I love being a parent.

The winding path of my life is filled with the laughter and hugs of my children. Memories often flood my mind of days gone by where my oldest daughter, Emily, was but a child crawling up onto the couch to snuggle near to me. My facebook feed will frequently provide video footage of all my children dancing to their own magical tune in the living room of our small place in North Carolina as their mom and I watch on in joy, completely unaware of the time that was fleeting before us. 

My kids are now either adults or teens and the frustrations of those days filled with diapers, tantrums, and bedtime routines have been eclipsed by the good memories and deep relationships now formed with our children. Though there were many hard times in Amy and I’s parenting adventures when our kids were smaller, I can honestly say that those moments of hardship have been worth it.

At the same time (and brace yourself if you’re a young parent) none of those lessons learned in the early days of parenting really prepared me for one of the most difficult seasons in our family: parenting an adult child. 

While each child will bring with them their own unique challenges during this transition, the primary difficulty connected with parenting adult children is not the child themself but the changing nature of the relationship. 


As a parent, we are transitioning from being the primary caregiver with complete power to protect, teach, nurture, and guide our children into being one of the many counselors they will prayerfully seek advice and direction from as they grow.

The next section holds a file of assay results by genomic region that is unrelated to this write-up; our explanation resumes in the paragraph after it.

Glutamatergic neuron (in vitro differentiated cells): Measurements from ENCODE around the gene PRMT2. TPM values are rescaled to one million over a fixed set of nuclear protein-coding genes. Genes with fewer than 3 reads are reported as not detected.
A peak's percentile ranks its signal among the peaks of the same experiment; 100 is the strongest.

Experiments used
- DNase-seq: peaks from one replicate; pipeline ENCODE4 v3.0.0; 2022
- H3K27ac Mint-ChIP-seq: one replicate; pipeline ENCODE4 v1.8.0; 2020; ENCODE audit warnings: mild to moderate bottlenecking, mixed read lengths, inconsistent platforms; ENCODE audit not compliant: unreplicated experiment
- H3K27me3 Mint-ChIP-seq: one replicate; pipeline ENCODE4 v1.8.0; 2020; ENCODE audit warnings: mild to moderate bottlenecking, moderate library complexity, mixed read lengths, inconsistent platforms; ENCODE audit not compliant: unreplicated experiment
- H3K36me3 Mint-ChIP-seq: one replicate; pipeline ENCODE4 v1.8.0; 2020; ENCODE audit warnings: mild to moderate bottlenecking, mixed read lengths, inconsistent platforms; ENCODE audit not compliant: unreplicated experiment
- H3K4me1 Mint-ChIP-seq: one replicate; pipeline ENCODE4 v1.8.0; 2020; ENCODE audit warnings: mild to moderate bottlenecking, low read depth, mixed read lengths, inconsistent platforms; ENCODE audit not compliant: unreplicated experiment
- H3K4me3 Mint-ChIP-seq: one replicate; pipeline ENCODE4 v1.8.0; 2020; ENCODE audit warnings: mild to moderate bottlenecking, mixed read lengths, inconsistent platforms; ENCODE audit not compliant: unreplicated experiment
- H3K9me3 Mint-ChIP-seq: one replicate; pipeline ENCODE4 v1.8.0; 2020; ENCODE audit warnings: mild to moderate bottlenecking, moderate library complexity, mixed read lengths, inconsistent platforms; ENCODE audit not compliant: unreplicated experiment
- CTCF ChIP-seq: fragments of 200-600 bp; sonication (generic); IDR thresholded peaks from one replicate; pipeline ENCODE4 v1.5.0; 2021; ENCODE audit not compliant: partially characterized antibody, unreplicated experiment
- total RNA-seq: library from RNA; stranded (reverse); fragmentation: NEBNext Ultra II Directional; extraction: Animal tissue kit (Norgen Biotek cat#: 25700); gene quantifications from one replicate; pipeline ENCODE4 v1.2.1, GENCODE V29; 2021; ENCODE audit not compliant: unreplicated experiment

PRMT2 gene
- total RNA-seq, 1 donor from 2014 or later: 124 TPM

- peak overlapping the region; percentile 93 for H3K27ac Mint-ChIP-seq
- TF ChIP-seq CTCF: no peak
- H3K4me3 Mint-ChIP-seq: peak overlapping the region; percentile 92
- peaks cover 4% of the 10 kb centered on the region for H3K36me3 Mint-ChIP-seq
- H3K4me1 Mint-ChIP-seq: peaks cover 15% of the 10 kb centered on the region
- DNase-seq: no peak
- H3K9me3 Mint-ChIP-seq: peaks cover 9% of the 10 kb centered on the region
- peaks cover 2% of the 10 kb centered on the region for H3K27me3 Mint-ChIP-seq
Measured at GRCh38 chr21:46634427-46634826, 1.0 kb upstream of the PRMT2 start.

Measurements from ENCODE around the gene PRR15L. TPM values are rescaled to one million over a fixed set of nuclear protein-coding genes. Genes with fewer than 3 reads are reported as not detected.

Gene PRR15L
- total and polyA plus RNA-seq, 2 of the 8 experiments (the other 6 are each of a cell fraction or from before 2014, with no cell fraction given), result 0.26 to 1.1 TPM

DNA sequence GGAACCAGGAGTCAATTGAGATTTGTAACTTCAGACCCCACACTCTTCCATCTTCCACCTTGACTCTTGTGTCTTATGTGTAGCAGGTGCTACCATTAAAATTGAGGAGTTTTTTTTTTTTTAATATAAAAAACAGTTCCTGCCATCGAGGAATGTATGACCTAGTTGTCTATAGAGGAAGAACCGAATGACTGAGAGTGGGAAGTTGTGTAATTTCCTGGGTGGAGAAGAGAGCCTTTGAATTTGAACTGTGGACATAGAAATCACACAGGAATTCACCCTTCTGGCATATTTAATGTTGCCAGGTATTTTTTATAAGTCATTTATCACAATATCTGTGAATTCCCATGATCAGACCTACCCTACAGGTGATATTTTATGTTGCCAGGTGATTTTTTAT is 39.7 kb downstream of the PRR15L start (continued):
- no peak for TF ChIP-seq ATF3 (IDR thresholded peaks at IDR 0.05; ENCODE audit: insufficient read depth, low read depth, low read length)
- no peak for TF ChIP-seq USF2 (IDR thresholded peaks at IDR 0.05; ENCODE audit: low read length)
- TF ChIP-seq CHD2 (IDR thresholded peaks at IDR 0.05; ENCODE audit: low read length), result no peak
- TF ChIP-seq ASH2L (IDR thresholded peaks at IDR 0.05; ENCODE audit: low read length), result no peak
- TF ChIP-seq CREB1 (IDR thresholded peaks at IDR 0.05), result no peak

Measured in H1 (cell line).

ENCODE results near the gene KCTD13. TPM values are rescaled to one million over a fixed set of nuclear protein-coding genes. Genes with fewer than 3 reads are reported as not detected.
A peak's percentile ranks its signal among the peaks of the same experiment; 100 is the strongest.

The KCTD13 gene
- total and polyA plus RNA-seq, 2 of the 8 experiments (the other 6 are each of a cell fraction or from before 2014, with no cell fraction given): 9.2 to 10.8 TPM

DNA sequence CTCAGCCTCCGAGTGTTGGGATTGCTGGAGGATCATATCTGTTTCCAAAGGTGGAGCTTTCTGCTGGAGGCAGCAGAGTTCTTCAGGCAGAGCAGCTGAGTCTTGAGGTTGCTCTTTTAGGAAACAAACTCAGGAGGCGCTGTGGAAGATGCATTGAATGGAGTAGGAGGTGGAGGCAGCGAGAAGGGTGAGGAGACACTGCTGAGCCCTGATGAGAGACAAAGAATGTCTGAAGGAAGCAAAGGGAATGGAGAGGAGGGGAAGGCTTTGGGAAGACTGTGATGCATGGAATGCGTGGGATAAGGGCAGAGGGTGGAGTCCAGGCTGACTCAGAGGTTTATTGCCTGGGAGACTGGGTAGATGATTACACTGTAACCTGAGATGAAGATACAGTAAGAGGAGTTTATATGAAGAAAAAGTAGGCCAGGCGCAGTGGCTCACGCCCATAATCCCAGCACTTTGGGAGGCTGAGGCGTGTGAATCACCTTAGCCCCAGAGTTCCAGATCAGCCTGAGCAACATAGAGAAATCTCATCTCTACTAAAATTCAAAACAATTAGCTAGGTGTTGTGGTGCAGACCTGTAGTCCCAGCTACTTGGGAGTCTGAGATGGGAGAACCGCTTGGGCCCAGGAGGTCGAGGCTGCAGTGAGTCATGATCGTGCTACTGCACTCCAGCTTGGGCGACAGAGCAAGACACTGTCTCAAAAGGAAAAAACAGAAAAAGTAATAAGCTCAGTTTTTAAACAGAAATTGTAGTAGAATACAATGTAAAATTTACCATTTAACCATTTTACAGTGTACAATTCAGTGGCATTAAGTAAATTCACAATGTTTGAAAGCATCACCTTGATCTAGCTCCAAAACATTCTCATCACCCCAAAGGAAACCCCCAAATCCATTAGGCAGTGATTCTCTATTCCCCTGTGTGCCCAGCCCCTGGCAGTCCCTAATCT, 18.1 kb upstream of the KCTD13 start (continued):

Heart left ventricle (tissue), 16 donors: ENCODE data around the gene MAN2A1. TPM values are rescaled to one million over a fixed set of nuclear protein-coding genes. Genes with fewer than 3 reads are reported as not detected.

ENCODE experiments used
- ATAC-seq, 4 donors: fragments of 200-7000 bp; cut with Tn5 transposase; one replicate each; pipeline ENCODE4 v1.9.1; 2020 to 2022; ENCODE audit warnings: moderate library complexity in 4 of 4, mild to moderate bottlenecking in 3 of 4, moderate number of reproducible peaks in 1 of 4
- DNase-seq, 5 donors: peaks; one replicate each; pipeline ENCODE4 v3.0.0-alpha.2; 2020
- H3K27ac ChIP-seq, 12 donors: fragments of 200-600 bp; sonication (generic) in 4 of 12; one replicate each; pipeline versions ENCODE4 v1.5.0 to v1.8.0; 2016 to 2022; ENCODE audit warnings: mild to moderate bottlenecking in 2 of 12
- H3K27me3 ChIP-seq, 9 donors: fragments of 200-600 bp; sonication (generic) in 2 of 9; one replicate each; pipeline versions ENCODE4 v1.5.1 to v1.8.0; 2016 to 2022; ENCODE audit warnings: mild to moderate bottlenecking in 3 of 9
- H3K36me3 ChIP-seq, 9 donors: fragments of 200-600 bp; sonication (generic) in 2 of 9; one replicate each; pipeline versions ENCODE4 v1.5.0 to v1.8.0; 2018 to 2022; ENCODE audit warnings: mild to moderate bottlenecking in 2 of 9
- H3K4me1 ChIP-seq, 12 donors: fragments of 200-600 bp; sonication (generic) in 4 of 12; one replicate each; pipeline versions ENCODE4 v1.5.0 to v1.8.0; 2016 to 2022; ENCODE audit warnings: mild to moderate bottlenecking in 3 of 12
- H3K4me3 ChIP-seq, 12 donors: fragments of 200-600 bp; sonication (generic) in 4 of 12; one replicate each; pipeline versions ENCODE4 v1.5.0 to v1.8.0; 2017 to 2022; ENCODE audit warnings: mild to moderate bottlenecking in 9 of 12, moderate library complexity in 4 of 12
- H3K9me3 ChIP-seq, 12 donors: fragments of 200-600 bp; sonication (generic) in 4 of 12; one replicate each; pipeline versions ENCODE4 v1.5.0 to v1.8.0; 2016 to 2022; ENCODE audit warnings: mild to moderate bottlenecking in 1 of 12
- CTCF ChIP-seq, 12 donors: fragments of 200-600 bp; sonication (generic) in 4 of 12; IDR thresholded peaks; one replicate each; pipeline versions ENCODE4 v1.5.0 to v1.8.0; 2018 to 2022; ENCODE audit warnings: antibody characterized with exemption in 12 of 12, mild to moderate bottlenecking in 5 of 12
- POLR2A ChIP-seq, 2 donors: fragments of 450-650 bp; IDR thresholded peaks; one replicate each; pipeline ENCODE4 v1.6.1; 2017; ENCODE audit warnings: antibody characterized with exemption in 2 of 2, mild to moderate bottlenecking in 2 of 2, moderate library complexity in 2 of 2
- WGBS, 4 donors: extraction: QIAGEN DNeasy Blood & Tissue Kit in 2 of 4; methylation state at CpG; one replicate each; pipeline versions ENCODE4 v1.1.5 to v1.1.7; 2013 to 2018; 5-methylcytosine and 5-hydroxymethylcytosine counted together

Consider our children, they are transitioning from being completely dependent on parents who should have protected, provided, taught, and guided them into being independent adults who are now responsible for their own actions and the consequences of those actions.

…the primary difficulty connected with parenting adult children is not the child themself but the changing nature of the relationship.
Pastor Mike Crump

Stepping over the Threshold

Even as I write out the description of this transition I am struck by the profound nature of it. It is a bit like the marriage process in reverse. In marriage, a man and women will date, seeing each other on occasion so that the relationship can grow in depth and understanding before they take vows and step across the threshold into a life united together. 

In parenting the reverse is true, we are thrust into a deep abiding love for our children at their birth. They are instantly part of our family and united with us in our household until the day they are old enough to step across the threshold leaving our house and entering their own life. We do not cease to love them less, but like a dating relationship, it takes greater intentional effort to meet together, connect personally, and grow in greater love and understanding. 

Seems simple enough…until they begin making decisions that you don’t necessarily agree with and you realize that you don’t have as much control as you thought. 

What now? 

Control vs Connection

One of the most difficult parts of this experience was the incredible loss of control that Amy and I felt. It was not that we longed to dictate every decision that was being made, but rather we knew that some decisions would lead to great pain and we wanted to keep our kids from those things.